Of the four crime stories featured in the first part, I liked the first one the most (Parashar Sharma makes a bid).It tells the story of a multi-millionaire and his spoilt son. The suspense was good and the climax twist was also un-predictable. The second story, ‘Moving Shadow’ about the escapades of a mad scientist, though too far fetched was also entertaining (provided you don’t take it too seriously).The third one, ‘The Secret Agent’, incidentally the longest one in this collection is some sort of a spy-crime-thriller which badly needed some better editing. It’s not only over-long but also gets monotonous after a point. There are too many characters also in the story which confuse the reader after a point.However the loose ends get tied neatly towards the end and the twist is also neatly done. Copotronic Love is about a robot which is madly in love with a woman. An illogical,yet interesting short story, this one is.
                 Among the four horror stories ('Bhuto','The Moon is Back','Saradindu and this body','Foreshadowed' featured in this book, my pick is 'Saradindu and this body',about a doctor with mental illness penned by Gobindolal Bandyopadhyay.The story has got a killer twist which manages to send a chill down your spine.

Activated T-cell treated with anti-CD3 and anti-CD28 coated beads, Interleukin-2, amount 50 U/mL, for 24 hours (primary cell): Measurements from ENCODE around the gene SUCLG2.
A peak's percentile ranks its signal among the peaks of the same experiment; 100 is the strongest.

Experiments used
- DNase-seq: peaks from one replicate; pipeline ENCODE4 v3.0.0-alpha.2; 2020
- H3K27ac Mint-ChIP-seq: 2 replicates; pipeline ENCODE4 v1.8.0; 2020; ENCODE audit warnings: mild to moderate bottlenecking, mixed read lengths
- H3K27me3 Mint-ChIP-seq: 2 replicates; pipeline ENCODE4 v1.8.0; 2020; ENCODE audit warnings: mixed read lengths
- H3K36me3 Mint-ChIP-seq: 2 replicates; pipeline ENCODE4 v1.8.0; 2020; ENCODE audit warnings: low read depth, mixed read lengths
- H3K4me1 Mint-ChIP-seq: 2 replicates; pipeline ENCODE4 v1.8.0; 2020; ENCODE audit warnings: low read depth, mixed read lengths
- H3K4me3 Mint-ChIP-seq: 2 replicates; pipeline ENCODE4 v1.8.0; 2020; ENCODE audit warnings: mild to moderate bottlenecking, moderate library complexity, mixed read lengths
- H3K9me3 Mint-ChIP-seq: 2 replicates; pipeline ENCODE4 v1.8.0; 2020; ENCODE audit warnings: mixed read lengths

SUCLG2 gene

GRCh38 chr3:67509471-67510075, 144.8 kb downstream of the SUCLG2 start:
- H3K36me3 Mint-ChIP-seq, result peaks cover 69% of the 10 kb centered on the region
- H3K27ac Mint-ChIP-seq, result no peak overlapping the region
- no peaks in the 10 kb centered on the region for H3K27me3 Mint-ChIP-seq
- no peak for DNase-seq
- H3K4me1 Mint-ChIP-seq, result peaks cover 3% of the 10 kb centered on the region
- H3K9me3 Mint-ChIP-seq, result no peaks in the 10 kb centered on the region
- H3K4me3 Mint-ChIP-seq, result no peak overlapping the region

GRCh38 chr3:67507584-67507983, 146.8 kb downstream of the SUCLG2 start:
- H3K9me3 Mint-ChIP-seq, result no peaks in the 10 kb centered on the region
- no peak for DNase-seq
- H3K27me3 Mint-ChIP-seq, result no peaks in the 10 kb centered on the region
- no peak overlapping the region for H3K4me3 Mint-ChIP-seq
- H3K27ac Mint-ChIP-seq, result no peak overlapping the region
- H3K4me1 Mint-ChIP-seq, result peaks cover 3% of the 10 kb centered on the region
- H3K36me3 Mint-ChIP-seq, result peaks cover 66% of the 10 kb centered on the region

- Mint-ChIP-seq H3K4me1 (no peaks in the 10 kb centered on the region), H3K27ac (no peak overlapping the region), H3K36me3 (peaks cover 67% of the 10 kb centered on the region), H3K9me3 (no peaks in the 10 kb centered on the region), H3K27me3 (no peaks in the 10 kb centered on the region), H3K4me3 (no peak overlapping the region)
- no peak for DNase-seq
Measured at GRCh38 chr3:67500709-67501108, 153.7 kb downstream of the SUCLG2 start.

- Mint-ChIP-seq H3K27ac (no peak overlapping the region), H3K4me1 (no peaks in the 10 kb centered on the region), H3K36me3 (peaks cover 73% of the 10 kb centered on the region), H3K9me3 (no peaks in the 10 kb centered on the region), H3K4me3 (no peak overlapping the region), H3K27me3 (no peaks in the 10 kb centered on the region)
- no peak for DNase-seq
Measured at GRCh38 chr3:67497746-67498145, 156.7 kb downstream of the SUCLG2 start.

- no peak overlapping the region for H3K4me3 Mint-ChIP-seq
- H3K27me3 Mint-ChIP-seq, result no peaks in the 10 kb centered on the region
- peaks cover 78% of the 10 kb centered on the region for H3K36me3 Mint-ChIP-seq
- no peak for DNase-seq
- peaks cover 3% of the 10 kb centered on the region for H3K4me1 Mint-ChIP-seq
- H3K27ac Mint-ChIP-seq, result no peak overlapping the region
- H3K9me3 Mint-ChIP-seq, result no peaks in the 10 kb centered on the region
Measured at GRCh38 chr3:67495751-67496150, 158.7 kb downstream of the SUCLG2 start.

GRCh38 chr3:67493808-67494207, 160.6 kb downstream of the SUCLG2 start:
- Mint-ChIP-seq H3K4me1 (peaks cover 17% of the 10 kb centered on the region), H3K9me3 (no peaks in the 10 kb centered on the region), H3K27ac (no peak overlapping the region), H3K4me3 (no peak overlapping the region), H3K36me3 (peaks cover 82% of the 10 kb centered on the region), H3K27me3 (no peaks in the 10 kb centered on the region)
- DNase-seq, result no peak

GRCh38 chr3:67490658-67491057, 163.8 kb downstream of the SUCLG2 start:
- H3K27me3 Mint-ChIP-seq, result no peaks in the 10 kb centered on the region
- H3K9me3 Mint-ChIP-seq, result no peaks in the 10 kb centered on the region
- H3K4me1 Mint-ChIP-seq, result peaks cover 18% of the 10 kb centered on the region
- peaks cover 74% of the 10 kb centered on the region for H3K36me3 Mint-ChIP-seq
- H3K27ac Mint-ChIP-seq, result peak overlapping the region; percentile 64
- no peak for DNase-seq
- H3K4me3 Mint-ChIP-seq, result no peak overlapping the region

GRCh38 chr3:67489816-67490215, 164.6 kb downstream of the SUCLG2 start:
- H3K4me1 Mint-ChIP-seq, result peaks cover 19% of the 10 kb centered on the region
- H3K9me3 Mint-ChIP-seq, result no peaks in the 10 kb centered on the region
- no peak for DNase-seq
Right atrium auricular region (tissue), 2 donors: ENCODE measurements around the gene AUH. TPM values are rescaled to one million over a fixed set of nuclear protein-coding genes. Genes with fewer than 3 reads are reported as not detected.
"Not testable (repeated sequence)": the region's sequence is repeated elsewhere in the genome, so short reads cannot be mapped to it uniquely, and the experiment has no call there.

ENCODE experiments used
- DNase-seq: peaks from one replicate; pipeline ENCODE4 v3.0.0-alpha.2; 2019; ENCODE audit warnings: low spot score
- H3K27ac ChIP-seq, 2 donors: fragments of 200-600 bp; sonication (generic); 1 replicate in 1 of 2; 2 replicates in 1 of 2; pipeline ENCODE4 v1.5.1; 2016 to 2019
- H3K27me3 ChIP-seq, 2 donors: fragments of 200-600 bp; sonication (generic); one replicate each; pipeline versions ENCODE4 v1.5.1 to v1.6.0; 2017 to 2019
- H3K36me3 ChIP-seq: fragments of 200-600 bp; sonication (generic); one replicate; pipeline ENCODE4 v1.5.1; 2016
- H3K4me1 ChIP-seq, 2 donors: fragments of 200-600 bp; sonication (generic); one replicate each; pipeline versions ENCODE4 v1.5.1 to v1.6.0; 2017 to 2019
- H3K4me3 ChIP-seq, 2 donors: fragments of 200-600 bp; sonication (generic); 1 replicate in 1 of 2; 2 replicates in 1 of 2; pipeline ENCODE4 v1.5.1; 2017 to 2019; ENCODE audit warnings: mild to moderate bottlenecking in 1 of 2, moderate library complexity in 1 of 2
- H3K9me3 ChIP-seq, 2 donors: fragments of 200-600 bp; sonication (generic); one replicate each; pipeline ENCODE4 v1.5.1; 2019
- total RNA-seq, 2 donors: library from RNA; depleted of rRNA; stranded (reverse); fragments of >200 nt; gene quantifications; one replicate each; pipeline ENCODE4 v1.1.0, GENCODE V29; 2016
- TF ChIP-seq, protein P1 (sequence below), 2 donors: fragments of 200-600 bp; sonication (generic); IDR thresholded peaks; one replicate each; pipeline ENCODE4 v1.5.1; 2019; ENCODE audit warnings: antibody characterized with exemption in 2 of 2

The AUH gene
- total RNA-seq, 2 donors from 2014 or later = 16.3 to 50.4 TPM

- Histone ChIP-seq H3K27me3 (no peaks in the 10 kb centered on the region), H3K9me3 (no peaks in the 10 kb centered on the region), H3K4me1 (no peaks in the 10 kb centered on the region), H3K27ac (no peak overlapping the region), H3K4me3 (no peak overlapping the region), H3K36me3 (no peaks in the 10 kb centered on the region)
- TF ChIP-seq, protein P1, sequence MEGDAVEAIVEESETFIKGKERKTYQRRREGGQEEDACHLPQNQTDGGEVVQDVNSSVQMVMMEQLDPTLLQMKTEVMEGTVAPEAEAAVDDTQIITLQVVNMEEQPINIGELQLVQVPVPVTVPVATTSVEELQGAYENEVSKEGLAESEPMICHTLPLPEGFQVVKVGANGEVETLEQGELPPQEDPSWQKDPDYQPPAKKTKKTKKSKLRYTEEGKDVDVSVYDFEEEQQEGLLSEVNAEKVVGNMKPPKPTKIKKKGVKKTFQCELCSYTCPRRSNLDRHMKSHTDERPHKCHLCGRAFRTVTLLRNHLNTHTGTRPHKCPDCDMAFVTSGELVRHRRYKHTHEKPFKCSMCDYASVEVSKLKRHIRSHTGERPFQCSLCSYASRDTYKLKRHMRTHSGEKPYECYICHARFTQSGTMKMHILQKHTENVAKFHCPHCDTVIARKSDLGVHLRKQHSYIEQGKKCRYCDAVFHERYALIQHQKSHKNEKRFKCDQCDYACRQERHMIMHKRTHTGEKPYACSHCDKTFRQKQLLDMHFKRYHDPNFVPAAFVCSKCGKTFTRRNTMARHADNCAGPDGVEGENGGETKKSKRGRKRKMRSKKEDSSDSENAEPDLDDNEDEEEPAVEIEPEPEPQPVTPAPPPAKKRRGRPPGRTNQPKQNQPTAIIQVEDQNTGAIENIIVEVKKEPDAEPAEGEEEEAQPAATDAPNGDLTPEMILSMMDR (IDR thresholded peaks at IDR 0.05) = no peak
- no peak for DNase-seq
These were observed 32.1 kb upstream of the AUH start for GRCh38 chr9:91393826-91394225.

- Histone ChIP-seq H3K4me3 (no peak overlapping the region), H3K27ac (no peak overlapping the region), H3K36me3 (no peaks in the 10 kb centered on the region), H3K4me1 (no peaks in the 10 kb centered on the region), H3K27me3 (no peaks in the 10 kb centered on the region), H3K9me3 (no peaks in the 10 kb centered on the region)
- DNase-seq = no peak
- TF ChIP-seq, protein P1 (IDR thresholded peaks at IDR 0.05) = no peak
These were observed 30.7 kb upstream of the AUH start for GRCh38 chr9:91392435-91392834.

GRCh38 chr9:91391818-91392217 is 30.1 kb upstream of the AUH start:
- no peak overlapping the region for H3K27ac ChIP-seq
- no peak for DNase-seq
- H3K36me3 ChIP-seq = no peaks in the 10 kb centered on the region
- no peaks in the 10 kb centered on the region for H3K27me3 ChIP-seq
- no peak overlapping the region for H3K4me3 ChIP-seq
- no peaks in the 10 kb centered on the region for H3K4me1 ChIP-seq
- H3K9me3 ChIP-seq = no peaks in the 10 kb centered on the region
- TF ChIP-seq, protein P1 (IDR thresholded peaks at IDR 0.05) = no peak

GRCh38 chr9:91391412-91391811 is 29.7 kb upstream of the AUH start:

Arunava Sinha deserves accolades for his wise selection of stories as well as for the translation which is quite neatly done. The language is pretty easy-to-read and the editing is also crisp.

On the whole, I’m giving a 3 out of 5 for this anthology. It’s a fun read!

-nikhimenon

October 14, 2019

Mini Book Review: Opening Night by Diksha Basu


                         Diksha Basu is better known for her satirical , moving take on Indian Urban Middle class,'The Windfall'. 'Opening Night'(2012), Basu's debut novel which came out much before her break out work is an average chic-lit ,at best. It is the story of twenty something Naiya Kapur and her life in Mumbai.
                     Naiya Kapur, our protagonist is a Non Resident Indian who after suddenly getting hit by the acting bug has migrated to Mumbai and is on the look out for that 'big break' in Bollywood.Sadly, as any other newbie (read the non-filmi background), she has to face multiple rejections and try her luck at 'dubious',sleazy auditions.Meanwhile she gets into a relationship with Jay, the ex-model-turned producer. 'Opening Night' is all about Naiya's tryst with page 3 parties, fake auditions,fame and her neurotic boyfriend.
                     If you have read the above para, you might have figured out by now that there is nothing that differentiates 'Opening Night' from the n-number of Bollywood chick-lit works which came out in the earlier part of this decade.That exactly is the problem with this book.I myself have read atleast half a dozen books with similar story line.But to give Diksha due credit,'Opening Night' by and large maintains it's light hearted tone and never takes itself too seriously.It is a harmless,light read .Nothing more,nothing less!